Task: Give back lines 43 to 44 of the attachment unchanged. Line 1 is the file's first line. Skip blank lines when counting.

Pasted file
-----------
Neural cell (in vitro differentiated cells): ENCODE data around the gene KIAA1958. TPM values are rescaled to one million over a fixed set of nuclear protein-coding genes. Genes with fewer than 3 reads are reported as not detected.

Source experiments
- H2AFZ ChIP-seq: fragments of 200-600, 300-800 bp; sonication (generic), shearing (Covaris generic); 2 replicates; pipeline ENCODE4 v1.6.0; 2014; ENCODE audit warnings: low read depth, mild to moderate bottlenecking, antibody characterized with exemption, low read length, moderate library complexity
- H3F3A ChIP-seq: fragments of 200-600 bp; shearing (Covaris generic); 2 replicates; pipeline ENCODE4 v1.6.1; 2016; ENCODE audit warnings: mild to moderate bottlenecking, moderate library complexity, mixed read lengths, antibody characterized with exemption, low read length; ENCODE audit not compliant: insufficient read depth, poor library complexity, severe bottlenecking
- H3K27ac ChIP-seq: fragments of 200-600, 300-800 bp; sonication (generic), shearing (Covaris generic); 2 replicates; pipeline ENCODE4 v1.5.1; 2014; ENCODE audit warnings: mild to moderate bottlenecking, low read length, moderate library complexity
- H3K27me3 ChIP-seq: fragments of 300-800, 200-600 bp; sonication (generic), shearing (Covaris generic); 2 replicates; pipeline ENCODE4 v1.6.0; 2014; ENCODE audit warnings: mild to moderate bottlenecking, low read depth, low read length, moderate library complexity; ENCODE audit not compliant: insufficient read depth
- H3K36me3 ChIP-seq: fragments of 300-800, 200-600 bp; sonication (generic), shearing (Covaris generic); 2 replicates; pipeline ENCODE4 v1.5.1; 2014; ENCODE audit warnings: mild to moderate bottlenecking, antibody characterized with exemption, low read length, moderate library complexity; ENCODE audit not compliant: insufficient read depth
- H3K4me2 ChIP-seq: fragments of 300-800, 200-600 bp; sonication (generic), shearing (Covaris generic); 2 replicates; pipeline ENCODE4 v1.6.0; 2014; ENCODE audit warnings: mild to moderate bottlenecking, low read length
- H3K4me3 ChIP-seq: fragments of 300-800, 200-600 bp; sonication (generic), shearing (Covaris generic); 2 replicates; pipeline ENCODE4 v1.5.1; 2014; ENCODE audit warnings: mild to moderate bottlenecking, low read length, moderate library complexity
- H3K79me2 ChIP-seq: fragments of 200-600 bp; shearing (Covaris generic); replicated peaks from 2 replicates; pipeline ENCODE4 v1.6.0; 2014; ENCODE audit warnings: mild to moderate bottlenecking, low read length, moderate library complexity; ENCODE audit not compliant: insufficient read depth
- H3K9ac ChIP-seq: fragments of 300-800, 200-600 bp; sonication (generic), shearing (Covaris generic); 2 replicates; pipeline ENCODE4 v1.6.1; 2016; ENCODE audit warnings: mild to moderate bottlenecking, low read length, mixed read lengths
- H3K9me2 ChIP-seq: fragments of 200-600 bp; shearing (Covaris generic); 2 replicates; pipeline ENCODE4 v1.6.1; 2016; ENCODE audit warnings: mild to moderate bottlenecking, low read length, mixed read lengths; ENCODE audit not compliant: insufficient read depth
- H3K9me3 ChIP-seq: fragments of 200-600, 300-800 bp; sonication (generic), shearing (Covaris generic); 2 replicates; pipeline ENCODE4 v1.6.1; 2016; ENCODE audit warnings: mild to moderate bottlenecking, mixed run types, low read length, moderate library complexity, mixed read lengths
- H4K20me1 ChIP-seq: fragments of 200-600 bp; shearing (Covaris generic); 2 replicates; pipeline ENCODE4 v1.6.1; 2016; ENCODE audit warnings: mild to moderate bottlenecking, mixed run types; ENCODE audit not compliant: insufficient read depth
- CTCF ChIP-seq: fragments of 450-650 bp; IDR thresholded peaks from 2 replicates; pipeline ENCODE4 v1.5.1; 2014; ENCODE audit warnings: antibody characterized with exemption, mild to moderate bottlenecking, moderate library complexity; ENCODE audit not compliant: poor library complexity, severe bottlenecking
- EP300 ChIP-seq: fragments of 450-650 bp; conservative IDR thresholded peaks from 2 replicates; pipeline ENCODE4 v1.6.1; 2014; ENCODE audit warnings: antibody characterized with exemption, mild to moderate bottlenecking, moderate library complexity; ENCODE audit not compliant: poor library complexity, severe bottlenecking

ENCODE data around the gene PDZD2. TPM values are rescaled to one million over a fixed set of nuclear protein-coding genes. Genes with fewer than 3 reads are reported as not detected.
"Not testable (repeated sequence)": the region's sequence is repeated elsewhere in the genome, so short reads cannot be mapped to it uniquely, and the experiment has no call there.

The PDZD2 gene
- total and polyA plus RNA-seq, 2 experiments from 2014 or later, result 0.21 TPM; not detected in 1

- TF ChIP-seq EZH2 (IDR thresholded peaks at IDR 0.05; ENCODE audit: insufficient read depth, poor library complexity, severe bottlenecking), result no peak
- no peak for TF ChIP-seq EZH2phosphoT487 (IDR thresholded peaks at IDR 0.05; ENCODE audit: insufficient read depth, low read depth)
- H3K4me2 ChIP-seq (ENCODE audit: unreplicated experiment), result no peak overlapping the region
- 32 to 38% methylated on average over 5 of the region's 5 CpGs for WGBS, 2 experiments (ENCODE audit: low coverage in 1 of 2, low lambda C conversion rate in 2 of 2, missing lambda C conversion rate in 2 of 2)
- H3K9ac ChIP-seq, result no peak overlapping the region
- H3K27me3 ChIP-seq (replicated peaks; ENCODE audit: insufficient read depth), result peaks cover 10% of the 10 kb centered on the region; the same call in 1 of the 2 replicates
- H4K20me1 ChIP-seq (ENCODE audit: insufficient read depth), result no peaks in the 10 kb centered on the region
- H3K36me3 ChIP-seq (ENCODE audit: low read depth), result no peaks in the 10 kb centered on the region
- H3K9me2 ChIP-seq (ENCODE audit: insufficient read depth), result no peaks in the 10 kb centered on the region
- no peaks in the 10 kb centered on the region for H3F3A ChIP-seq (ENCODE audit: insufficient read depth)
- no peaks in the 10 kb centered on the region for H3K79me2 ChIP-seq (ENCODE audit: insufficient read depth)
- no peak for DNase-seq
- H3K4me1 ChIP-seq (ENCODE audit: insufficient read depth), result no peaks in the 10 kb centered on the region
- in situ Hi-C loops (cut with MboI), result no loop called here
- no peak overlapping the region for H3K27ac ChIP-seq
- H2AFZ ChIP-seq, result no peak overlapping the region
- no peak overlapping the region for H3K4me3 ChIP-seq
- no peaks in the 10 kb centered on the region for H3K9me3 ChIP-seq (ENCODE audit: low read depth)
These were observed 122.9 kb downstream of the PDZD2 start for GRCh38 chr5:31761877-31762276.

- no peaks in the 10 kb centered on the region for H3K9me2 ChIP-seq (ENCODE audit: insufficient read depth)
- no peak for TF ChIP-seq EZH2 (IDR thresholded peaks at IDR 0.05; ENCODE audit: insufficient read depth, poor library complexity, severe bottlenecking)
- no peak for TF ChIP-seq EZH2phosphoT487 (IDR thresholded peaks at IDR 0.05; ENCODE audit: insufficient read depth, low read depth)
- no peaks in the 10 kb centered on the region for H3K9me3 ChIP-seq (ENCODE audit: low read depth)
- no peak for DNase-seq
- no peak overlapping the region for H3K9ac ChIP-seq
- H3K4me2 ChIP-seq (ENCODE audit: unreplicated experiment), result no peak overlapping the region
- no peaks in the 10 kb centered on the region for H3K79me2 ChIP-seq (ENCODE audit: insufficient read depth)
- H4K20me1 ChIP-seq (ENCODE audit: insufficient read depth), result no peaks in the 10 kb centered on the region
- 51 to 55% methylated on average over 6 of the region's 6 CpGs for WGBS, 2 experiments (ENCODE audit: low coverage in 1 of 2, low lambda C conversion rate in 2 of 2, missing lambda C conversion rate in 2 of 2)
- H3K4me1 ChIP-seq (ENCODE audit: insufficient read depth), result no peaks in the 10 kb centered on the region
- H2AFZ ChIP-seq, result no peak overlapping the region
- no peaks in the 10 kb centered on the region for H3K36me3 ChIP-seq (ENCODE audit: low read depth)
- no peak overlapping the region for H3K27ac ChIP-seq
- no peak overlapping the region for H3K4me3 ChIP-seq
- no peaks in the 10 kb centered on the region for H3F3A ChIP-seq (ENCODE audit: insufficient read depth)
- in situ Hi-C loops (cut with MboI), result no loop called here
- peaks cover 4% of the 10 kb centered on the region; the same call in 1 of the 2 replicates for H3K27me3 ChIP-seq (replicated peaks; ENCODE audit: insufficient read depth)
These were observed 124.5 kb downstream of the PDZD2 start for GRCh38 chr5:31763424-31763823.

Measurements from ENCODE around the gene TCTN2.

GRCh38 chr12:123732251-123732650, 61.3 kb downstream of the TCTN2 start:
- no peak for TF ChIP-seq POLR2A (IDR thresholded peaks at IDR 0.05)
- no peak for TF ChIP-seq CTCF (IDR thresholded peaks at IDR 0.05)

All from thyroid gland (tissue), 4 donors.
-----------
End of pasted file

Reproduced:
- no peaks in the 10 kb centered on the region for H3K9me3 ChIP-seq (ENCODE audit: low read depth)
- no peak for DNase-seq